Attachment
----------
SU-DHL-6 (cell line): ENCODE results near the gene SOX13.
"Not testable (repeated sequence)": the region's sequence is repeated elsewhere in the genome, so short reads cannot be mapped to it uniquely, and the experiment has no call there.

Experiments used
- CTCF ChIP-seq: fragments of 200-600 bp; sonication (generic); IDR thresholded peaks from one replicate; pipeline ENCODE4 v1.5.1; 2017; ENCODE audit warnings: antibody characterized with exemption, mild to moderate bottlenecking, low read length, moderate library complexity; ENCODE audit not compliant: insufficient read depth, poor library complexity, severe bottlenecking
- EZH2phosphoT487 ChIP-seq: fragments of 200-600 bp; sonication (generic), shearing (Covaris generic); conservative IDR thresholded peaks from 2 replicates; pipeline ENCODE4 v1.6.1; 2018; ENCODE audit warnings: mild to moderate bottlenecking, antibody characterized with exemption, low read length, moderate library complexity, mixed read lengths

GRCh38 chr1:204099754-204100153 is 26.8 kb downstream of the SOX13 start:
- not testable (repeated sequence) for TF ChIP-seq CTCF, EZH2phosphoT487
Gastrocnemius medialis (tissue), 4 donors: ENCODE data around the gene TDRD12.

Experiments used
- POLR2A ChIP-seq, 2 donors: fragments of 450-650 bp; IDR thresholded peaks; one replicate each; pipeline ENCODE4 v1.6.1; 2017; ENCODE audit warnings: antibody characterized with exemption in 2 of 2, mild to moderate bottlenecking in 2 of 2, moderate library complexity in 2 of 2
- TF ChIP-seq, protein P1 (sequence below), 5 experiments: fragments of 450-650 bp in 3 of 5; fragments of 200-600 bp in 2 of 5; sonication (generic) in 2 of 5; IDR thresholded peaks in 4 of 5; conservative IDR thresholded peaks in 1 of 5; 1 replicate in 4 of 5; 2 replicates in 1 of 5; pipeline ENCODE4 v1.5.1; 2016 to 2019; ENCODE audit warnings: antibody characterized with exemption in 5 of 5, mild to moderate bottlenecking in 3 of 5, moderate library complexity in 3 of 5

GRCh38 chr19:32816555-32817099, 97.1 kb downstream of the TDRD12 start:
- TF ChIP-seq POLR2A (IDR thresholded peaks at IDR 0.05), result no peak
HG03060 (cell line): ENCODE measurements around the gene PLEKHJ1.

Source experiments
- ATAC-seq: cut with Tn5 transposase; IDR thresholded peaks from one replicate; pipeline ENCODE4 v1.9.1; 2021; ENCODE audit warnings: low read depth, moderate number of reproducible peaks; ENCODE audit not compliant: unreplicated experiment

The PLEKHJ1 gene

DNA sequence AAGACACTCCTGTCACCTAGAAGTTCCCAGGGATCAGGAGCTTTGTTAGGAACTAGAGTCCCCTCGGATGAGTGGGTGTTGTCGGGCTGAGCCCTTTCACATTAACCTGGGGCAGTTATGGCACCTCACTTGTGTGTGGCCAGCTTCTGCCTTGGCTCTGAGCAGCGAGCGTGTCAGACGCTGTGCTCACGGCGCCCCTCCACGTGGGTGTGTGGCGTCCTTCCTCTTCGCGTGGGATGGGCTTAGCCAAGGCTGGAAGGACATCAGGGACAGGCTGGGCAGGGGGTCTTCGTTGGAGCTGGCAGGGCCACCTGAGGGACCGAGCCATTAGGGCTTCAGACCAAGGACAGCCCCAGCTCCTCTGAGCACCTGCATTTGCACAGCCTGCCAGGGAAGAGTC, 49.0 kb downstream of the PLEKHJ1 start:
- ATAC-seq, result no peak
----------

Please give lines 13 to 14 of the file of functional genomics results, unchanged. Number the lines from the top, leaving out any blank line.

- TF ChIP-seq POLR2A (IDR thresholded peaks at IDR 0.05), result no peak
HG03060 (cell line): ENCODE measurements around the gene PLEKHJ1.